On the Intelligence of Quotes

Maria Speaks Episode 27: On the Intelligence of Quotes.

This short podcast is a reading from a recent article I wrote on my book support site for Microsoft Word users. It explains the difference between smart and straight quotes and tells you how to work with them in Microsoft Word. You can read the transcript of this podcast and see the accompanying screenshots at www.aneclecticmind.com


Curly or “smart” quotes are single and double quote marks that curve in toward what they surround. This blog, if viewed in the intended font, displays all quotes as smart quotes. Smart quotes are also often referred to as “typographers” quotes because they’re common in printed work like books, magazine articles, and other documents.

You may not realize it, but a smart quote character is actually a different character than its corresponding straight quote. Think about it: it has to be. After all, it looks different, doesn’t it? That means it has to be a different character.

These characters are easy to type on a Macintosh. For example, to get the “ character, type Option-[. to get the ’ character, type Shift-Option-]. (Although there must be some way to type these in on a Windows computer, I don’t know how to do it; perhaps a reader can use the Comments link to share the keystrokes?)

Special CharactersIn Word, you can also use the Special Characters pane of the Symbols dialog. Choose Insert > Symbol to display the dialog and click the Special Characters tab or button. Scroll down to find the character you want (they’re listed at the bottom of the list) and double-click the one you want to insert it. This is a rather cumbersome way to get the job done, but it does work.

AutoFormat as You TypeFortunately, Word offers a better, automated way. You can set an option in the AutoFormat as you Type pane of the AutoCorrect dialog that will automatically convert every straight quote you type to the corresponding smart quote. Choose Tools > AutoCorrect and click the AutoFormat as You Type tab or button in the dialog that appears. Then turn on the “Straight quotes” with “Smart quotes” check box. (As you can see, that’s the only feature I have enabled in this pane on my copy of Word; I don’t like Word messing with the formatting of what I type, as I discuss in “Three Ways Word Can Drive You Crazy[er] and What You Can Do About Them.”) Click OK to save your setting.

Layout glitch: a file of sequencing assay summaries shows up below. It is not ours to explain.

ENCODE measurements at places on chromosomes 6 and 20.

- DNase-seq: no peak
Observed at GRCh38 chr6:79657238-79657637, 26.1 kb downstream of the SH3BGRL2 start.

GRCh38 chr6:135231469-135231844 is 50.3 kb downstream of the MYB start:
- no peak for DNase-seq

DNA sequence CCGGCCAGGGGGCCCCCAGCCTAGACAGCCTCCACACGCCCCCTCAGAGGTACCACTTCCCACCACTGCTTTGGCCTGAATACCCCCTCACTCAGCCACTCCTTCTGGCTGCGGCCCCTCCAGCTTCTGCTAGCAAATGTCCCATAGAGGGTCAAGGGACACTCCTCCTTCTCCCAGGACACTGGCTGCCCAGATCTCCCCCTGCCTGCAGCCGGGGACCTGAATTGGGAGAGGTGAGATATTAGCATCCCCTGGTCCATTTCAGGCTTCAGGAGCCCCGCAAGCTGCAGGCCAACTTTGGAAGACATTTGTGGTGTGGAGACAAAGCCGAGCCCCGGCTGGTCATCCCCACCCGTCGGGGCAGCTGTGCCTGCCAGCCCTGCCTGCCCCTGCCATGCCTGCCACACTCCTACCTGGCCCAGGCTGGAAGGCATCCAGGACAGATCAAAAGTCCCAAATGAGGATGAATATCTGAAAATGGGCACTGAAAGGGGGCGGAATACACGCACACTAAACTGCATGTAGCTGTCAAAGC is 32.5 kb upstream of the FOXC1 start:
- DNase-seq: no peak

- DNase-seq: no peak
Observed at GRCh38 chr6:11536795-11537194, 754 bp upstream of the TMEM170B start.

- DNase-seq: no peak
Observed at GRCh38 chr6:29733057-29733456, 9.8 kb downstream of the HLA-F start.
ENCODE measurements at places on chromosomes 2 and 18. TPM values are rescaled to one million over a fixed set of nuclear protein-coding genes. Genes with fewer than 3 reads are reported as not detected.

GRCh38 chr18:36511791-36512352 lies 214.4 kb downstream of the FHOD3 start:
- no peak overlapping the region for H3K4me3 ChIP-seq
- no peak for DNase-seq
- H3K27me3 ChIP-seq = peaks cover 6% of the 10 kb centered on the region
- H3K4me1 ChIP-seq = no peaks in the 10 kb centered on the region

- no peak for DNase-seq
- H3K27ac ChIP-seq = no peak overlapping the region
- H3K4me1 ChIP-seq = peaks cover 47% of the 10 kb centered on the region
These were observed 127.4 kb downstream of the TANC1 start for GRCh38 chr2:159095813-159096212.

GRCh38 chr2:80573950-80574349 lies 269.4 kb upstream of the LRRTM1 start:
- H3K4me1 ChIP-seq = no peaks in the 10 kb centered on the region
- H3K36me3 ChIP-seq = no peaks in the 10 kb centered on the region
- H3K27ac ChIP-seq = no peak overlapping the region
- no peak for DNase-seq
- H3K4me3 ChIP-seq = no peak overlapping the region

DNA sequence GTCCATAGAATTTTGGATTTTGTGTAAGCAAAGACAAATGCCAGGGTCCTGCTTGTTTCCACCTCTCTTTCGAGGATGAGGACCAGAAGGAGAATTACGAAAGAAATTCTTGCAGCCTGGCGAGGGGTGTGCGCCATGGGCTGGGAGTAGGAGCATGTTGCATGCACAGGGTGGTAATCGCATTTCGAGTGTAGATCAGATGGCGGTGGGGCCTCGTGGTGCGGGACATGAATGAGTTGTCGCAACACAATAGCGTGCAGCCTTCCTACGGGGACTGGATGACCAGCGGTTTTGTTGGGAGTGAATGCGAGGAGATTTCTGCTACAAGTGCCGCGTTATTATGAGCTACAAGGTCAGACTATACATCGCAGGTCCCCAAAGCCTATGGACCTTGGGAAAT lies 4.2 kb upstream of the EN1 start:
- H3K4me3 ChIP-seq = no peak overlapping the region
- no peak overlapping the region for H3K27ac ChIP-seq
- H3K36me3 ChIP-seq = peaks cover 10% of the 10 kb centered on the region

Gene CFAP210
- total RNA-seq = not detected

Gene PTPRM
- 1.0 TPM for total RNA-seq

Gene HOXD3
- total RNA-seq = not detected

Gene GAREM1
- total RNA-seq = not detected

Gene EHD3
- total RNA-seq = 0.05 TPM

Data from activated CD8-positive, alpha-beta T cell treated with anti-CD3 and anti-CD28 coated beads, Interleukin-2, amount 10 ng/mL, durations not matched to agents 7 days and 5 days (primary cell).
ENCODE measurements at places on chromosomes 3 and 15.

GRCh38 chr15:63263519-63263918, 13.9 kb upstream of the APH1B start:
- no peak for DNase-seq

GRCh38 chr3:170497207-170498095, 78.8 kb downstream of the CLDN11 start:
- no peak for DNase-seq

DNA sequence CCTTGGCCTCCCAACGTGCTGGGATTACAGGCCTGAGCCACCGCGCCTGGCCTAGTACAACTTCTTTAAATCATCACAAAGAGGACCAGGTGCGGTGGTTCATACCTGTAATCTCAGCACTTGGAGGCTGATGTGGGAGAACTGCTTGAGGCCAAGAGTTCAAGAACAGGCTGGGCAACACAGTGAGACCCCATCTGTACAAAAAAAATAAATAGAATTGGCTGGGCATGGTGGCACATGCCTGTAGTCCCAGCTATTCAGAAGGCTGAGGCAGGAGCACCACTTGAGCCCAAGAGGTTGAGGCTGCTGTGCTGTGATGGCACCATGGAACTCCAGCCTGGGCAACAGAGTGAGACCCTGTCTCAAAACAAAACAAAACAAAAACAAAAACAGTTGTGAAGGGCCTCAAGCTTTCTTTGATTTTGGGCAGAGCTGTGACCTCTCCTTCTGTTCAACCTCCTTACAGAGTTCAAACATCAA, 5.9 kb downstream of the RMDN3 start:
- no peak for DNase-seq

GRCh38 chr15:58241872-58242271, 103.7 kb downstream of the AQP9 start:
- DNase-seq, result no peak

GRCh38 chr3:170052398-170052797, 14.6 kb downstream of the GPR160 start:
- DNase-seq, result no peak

From that point on, every time you type a single or double quote, Word will convert it to a smart quote. If your computer isn’t very fast, you might actually be able to see the conversion happen. And, if you use Word’s Undo feature, you can undo the conversion to revert the character back to the regular quote you typed.

I should mention here that this feature is enabled by default, so if you never changed this setting and you want smart quotes, you don’t have to do a thing to get them.

Now suppose you have a document that was typed without smart quotes. Perhaps a passage of text copied from a Web site or a document someone wrote with a plain old text editor. You want to dress up the document for printing and smart quotes are important to you. Do you have to retype all those quotes to “educate” them? Heck no! Just use Find and Replace.

Find and ReplaceFirst double check to make sure that the “Straight quotes” to “Smart quotes” feature is enabled as discussed above. Then choose Edit > Replace to display the Find and Replace window. Type the same plain old double quote character in the Find What and Replace With boxes. Then click Replace All. Word will replace the dumb double quotes with the correct smart quotes and tell you how many it replaced. Click OK to dismiss the confirmation dialog. Then type the same plain old single quote character in the Find What and Replace with boxes and click Replace All. Word replaces all the dumb single quotes with smart single quotes. Click OK to dismiss the confirmation dialog and close the Find and Replace window.

If you do this a lot, you might consider writing a macro that does the job for you. But that’s beyond the scope of this article.

What if you have a document with smart quotes and you need to turn them into straight quotes? Easy enough. Follow the same process, but before you use the Find and Replace window, check to make sure that the “Straight quotes” to “Smart quotes” option is turned off. Find and Replace should dumb up the quotes.

Now that you know the tricks, there’s no reason why your Word documents shouldn’t have the smartest quotes around.

Microsoft, Word, smart quotes

12 thoughts on “On the Intelligence of Quotes